Discussion: Responses to religion/faith affirm the interconnectedness of faith and health. Black women Christian congregants are empowered by religion and faith to deem their health status as positive, despite their diagnosis of hypertension. Perceptions attached to health practices, health decision-making, and continuous healthcare utilization should all have equal parts in obtaining optimal health
Introduction •As heath disparities continue to persist, National U.S reports provide snapshot pictures of the nation’s health, acknowledging the diversity and variance among individuals; • Since the 1985 Secretarial Task Force report on Black and Minority Health,, there has been little improvement in the relative Black-White mortality gap .
Results 70 60
Figure 3.1 Presence of Stress 92.42% of women said that they sometimes feel stressed. 100 90 80 70 60
References Chissell, John T., Pyramids of Power! An Ancient African Centered Approach to Optimal Health (Baltimore, MD: Positive Perceptions Publications, 1993) Drayton-Brooks, S., and White, N. (2004). Health promoting behaviors among African American Women with faith based support. The ABNF Journal, 84-90. Musgrave C., Allen, C., and Allen, G. (2008). Spirituality and Health of Women of Color. American Journal of Public Health Satcher, David, Fryer, G., McCann, J., Troutman, A., Woolf, S., and Rust, G. (2005) “What if We Were Equal? A Comparison of The Black White Mortality Gap in 1960 and 2000” . Health Affairs, 24(2): 459-464. Walker, Bailus. Mays, V., Warren, R., “The Changing Landscape for the Elimination of Racial/Ethnic Health Status Disparities” Warren, Rueben C., “The Impact of Horizontal and Vertical Dimensions of Faith on Health and Health Care” The Journal of the Interdenominational Theological Center, 71-85.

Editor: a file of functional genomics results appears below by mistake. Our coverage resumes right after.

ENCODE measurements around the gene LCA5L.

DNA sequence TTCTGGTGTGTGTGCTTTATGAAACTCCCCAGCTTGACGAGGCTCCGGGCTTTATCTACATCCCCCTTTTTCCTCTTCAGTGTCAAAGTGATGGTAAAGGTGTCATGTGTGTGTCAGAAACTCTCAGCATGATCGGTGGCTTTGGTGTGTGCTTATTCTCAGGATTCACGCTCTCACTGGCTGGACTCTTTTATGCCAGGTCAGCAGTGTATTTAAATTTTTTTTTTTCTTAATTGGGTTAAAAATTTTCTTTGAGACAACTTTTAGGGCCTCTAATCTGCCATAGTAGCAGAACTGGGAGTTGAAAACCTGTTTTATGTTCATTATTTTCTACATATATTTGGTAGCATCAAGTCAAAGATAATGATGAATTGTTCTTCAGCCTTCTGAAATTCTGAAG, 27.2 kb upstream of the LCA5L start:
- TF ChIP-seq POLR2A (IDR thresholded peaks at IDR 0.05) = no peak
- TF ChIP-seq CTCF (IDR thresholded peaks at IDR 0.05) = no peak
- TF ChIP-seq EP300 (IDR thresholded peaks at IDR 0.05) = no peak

50 40 30 20 10 0
Warren, Rueben C., “Vital Dimensions: An Inquiry into the Ultimate Foundations of Optimal Health” Warren, Rueben C., Lockett, Harold C.J., Zulfiquar, Adrian A., “The Social Context for Faith and Health”
Health care results included: Figure 4.1 diagnosed diseases
68.18% of women had been told they have hypertension.28.79% Diabetes,15.15% asthma, 10.61% Cancer,, 42.42% HIV/AIDS. Physician Diagnosis of Conditions
hypertension diabetes asthma cancer HIV/AIDS
Faith, Health& Religion results included: Figure 5.1 Discussion of Doctor’s visits with pastor
100 0 Figure 6.1
•The responses to faith, religion and health affirm the interplay of faith and health on healthy behaviors and healthcare decision-making. •Results of this study provides insight that Black faith plays a dynamic role in sustaining Black life. • Data demonstrates that these Black Women Christian Congregants consider their religion, faith and the connection of faith to their lives to be determinants of their health status and health care decisions. •Data also supports that in some cases the perception of health may not coincide with the physicians diagnosis. •Therefore there must be a balance between faith and healthy practices in addition to sustained health care utilization.